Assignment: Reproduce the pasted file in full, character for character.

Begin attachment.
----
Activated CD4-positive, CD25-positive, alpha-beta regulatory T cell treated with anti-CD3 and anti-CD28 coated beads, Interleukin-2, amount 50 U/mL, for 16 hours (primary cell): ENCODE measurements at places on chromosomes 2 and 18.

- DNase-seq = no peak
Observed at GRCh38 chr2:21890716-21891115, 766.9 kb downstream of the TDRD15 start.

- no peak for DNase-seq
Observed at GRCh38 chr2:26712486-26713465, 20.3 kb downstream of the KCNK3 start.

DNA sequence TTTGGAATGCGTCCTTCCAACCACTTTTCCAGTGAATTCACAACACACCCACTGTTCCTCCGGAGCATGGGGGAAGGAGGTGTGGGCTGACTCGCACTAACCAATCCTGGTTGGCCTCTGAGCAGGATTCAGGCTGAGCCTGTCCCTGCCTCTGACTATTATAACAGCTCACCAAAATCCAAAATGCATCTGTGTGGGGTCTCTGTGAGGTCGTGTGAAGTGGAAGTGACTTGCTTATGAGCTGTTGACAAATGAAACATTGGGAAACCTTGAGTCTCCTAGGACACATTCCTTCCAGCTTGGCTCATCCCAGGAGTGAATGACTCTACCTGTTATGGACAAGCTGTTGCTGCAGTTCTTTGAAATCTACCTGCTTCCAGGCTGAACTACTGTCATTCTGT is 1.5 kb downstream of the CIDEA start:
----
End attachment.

Activated CD4-positive, CD25-positive, alpha-beta regulatory T cell treated with anti-CD3 and anti-CD28 coated beads, Interleukin-2, amount 50 U/mL, for 16 hours (primary cell): ENCODE measurements at places on chromosomes 2 and 18.

- DNase-seq = no peak
Observed at GRCh38 chr2:21890716-21891115, 766.9 kb downstream of the TDRD15 start.

- no peak for DNase-seq
Observed at GRCh38 chr2:26712486-26713465, 20.3 kb downstream of the KCNK3 start.

DNA sequence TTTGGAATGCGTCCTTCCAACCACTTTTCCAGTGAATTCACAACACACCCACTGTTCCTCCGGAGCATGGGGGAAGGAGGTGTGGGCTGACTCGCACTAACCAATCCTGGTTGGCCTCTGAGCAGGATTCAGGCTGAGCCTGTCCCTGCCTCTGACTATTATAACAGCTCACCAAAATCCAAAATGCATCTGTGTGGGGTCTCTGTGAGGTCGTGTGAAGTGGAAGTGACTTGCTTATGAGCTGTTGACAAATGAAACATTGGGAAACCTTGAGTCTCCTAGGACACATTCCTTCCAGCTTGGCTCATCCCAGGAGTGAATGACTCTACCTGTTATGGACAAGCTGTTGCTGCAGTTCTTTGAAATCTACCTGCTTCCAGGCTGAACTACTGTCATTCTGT is 1.5 kb downstream of the CIDEA start: